A lost son of Israel

In his profound new novel, David Grossman explores the grieving soul of a nation in conflict

David Grossman, whose son Uri (right) was killed in war, writes of a mother’s gnawing fear of losing her soldier son . David Grossman, whose son Uri (right) was killed in war, writes of a mother’s gnawing fear of losing her soldier son . (John Macdougall/Idf/AFP/Getty Images)
By Saul Austerlitz
Globe Correspondent / September 26, 2010

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In recent years, through a series of tragic events, the Israeli novelist David Grossman has become more a part of the story than its teller. Grossman’s son Uri, a soldier, was killed on the last day of combat of the 2006 Lebanon war, and Grossman engaged in an acrimonious, yet strangely tender, public battle with then-Prime Minister Ehud Olmert over the necessity of the incursion. Since his son’s death, Grossman has become more than a novelist; he has become the public face of the shriveling Israeli left, its icon of sacrifice and valor and moral outrage.

Now, Grossman’s novel “To the End of the Land,” written while Uri was serving in the Israeli Defense Forces, and completed after his death, has been published in English, and it can be difficult to resist looking for biographical parallels between the life of the writer and his tale of a family fearing the loss of a soldier son. There is, however, a larger, more profound sense of finality to Grossman’s work; it is not merely a single soldier who is facing death here, but an entire country. Is the book’s title a place? A time? A drinking toast? Is this the musing of an anguished father sure that the end of his son’s story is the end of everything, or something more specific? The answer shifts with the book’s moods, and its characters, but that mournfulness — the sense of an ending — never entirely evaporates.

Like its back story, the book is rooted in the workings of a family — in this case, the middle-aged Ora, her estranged husband, Ilan, and their two sons, Adam and Ofer. Ofer, wrapping up three years of mandatory military service, voluntarily re-enlists to fight in Gaza, skipping out on a hiking trip he and his mother had been planning. Ora, superstitiously convinced that staying home means leaving herself open to receiving word of Ofer’s death, decides to flee into the wilderness. She also brings along the shadow member of her family: the damaged Avram, her adolescent love and Ofer’s absentee biological father.

Avram and Ora walk the length of Israel, first fleeing Jerusalem, and then retracing their steps in search of home. As they walk, Ora attempts to share stories of Ofer, hoping to resuscitate Avram’s flagging interest in the world beyond his own painful memories of thwarted love and his time as an Egyptian prisoner of war. “How do you tell an entire life?” Ora wonders, and the sheer inadequacy of words to summon the mystery of human existence is a recurring motif, and a nagging reminder of Ora’s anticipatory mourning. Ora knows she cannot do justice to her son with words alone; and yet she fears that words — those limp weapons — may be all she is left with. All her anecdotes, her tics, and her protective amulets reflect a primal fear of loss: “What am I doing, she thought. I’m telling the earth about him. And she realized with horror: Maybe I’m preparing her for him, so she’ll know how to take care of him.”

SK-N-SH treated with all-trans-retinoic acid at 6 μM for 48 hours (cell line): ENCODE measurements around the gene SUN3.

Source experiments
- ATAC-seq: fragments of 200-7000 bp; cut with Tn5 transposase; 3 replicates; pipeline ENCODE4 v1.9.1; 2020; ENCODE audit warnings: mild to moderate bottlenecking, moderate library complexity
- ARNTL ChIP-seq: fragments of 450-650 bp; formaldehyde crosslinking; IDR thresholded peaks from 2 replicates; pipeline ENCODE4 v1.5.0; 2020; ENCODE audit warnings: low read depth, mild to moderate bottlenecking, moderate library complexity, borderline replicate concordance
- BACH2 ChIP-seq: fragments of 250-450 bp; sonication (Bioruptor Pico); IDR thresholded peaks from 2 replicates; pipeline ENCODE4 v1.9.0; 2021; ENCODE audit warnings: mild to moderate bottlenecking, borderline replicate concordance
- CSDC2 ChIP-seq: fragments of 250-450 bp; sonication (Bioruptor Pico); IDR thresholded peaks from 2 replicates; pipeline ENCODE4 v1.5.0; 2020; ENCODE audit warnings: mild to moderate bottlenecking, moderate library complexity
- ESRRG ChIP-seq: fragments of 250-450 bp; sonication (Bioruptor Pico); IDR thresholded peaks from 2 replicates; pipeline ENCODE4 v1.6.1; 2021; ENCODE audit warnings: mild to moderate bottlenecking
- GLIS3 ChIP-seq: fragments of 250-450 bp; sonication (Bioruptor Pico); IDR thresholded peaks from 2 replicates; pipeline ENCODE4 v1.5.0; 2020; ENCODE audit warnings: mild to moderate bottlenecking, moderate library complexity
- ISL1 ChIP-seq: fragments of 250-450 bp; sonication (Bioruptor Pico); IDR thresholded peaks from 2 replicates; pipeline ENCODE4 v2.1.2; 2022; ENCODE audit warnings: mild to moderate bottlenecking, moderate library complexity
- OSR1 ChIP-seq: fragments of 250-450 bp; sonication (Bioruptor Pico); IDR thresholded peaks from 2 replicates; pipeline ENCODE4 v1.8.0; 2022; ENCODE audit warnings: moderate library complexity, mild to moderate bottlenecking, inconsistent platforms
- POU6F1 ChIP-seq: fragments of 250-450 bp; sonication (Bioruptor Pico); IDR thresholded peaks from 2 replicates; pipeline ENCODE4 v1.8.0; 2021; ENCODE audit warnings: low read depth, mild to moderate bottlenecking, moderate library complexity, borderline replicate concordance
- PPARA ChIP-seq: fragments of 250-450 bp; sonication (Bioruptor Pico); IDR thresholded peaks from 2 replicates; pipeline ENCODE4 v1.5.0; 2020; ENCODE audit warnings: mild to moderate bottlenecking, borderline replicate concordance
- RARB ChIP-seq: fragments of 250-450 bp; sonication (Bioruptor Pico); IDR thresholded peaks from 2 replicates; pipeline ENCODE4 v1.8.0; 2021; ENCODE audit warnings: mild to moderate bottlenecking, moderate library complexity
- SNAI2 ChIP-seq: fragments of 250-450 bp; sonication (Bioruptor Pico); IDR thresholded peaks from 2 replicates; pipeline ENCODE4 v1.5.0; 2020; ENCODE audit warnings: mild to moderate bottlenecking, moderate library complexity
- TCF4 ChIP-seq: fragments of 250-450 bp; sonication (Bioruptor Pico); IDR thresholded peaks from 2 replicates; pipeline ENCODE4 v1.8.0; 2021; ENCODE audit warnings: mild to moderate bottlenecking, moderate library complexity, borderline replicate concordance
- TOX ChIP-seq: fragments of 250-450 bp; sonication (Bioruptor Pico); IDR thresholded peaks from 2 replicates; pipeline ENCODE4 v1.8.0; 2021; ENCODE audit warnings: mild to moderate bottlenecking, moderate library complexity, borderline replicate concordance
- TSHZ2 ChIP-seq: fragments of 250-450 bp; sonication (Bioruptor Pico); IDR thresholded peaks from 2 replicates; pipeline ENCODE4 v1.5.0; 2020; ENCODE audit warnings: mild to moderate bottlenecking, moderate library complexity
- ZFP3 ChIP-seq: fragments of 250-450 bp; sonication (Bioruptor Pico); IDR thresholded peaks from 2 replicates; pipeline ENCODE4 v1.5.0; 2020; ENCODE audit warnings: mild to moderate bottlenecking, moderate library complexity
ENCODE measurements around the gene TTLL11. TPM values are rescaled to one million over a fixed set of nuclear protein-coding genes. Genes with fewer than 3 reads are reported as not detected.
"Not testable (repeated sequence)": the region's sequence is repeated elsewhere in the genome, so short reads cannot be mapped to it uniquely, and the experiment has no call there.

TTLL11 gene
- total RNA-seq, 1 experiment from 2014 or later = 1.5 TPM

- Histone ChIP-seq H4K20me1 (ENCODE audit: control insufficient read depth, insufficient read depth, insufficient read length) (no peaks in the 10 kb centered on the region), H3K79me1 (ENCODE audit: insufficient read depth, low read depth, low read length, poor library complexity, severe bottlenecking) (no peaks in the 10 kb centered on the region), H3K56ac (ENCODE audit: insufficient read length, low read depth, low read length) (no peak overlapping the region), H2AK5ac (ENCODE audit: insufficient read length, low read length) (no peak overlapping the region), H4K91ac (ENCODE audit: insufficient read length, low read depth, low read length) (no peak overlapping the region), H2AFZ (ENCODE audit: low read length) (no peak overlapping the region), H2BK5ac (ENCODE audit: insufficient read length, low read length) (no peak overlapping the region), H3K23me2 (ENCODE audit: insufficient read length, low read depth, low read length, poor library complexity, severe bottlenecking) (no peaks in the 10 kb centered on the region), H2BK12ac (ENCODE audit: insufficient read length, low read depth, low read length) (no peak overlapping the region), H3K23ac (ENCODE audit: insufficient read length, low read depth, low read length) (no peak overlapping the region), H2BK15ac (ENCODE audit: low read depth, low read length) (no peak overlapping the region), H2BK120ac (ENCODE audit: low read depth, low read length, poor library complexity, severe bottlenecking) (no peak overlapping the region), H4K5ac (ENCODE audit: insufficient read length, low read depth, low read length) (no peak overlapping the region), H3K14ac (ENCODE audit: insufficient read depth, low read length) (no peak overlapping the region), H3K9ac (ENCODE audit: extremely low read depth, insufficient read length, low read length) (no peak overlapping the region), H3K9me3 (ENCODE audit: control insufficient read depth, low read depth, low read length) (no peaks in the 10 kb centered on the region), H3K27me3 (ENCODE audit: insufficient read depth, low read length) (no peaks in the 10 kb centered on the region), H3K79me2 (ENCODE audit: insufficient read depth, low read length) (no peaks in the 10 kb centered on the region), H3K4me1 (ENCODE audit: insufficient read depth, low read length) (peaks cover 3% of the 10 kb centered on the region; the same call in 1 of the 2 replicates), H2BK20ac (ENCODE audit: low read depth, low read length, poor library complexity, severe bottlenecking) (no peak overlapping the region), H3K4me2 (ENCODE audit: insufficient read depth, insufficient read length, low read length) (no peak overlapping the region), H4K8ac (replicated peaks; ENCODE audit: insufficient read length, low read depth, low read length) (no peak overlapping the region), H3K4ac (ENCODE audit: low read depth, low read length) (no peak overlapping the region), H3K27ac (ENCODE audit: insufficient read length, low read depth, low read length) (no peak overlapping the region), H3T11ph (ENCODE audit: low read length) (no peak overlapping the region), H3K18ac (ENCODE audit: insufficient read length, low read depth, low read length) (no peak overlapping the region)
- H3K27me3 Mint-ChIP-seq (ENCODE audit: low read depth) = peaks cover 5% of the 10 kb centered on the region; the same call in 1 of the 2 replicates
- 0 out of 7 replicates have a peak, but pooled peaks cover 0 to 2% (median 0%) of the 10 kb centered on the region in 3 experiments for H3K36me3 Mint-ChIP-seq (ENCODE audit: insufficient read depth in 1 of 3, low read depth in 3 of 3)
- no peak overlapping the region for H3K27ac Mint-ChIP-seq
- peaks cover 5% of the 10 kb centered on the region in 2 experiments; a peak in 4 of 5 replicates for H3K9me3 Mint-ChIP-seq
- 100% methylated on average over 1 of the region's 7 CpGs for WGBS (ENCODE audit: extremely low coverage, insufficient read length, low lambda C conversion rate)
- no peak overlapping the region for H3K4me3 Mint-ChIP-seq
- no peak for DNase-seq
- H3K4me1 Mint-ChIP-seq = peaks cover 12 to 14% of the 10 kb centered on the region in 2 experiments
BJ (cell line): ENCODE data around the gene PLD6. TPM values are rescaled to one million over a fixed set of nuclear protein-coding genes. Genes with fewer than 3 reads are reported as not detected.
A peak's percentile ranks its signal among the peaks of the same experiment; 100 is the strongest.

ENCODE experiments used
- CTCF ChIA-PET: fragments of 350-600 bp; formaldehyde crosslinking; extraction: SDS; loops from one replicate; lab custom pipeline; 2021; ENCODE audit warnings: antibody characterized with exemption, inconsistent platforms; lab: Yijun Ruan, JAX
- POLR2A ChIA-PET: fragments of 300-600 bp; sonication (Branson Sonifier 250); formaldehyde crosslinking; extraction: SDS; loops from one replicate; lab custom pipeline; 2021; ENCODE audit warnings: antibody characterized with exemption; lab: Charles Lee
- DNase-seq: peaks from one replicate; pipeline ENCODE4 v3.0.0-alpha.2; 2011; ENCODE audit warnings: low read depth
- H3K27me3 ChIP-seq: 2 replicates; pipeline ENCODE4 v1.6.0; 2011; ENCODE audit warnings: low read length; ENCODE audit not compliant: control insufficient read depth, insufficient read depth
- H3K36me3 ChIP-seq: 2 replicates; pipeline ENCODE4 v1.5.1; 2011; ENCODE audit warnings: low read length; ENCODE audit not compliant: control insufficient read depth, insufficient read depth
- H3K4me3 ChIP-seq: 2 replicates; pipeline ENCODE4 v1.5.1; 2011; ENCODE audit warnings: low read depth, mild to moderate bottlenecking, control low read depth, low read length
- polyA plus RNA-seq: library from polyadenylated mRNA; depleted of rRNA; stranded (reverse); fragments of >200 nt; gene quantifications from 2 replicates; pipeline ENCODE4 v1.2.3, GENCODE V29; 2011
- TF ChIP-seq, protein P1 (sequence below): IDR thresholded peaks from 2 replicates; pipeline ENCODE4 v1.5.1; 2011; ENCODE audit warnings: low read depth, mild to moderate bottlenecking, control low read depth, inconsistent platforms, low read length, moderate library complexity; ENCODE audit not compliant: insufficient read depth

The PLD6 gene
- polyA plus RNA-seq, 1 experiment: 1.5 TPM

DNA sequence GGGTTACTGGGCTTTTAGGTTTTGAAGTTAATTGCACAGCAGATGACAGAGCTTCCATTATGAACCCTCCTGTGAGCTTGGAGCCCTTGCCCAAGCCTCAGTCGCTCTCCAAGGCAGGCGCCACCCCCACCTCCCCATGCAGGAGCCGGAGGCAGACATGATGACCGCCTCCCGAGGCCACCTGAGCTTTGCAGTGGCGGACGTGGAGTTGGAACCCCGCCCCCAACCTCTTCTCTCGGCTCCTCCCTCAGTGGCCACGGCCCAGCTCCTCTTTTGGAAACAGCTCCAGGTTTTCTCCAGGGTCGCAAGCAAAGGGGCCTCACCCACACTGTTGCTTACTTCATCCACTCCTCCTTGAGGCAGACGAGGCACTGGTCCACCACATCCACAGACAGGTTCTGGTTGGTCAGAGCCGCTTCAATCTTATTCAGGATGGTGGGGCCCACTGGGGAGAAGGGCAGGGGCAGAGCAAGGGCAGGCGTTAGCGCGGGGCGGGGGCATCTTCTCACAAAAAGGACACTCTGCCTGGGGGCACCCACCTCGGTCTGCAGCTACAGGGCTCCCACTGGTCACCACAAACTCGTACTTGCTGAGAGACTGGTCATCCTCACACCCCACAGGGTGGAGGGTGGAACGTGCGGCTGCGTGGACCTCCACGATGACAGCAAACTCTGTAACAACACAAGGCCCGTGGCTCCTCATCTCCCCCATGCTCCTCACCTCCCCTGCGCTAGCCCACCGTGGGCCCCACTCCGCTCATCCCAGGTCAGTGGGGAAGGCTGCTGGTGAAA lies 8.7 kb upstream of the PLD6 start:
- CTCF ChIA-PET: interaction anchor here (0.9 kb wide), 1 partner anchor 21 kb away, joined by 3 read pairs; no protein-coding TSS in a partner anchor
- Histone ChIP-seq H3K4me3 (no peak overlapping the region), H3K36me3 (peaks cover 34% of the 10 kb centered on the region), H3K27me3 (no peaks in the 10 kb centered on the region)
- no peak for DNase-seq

Ora the eternal mother is giving birth once more, not to a son but to the memory of one: “By evening the pain of him became so strong that she shut herself up in her tent and sobbed quietly, secretly, trying to muffle the noise. The contractions — that was how she felt: they were like labor contractions — came frequently and sharply and grew into a constant, blinding pain . . .” The presence of Avram, a willfully blank slate, prompts Ora to sketch in the details of her family. By retelling her story, she is, she believes, preparing once more for the end: “She realizes what she’s been doing here all these days: reciting a eulogy for the family that once was, that will never be again.” Avram is, at once, an avatar of personal regret for Ora, and a reminder of what Israel — what any country — is capable of doing to its sons.

That eulogy is also a preemptive lament for a lost son. Ora fears that Ofer is destined for death, but as her story spills out, it is less the end of a life that she fears than the extinguishing of a conscience. She watches, helplessly, as Ofer is “nationalized” into military duty, his boyhood sensitivity to others’ pain replaced by a gruff military smugness. Knowing it is useless, Ora fights her family and her country nonetheless, pitting her nagging feminine sense of wrongdoing against their “annoying, exasperating male wisdom.”

Near the end of the book, Ora remembers a long-ago stroll she took with Avram through downtown Jerusalem: “They passed the jumble of shops on Jaffa Street, the Sbarro restaurant, and then Zion Square, where a booby-trapped refrigerator had blown up in 1975, killing, among many others, the artist Naftali Bezem’s son, whom she’d known in the army. Ora wondered if Bezem had been able to paint after his son’s death.”

Having crafted a symbolic representative of the grieving Israeli soul, Grossman has her glance, as if through a cracked mirror, at her own creator. Grossman has not let death stop him from creating, but there is little optimism left in his portrait of his native country. What there is, instead, is an inversion of Zionism’s famous credo, and a lingering sense of approaching doom: “Okay, it’s all very well to say, If you will it, it is no dream, as Herzl said, but what if you stop willing it? What if you can’t be bothered to have the will anymore?”

Saul Austerlitz is the author of ”Another Fine Mess: A History of American Film Comedy.” He can be reached at


By David Grossman

Translated, from the Hebrew,

by Jessica Cohen

Knopf, 577 pp., $26.95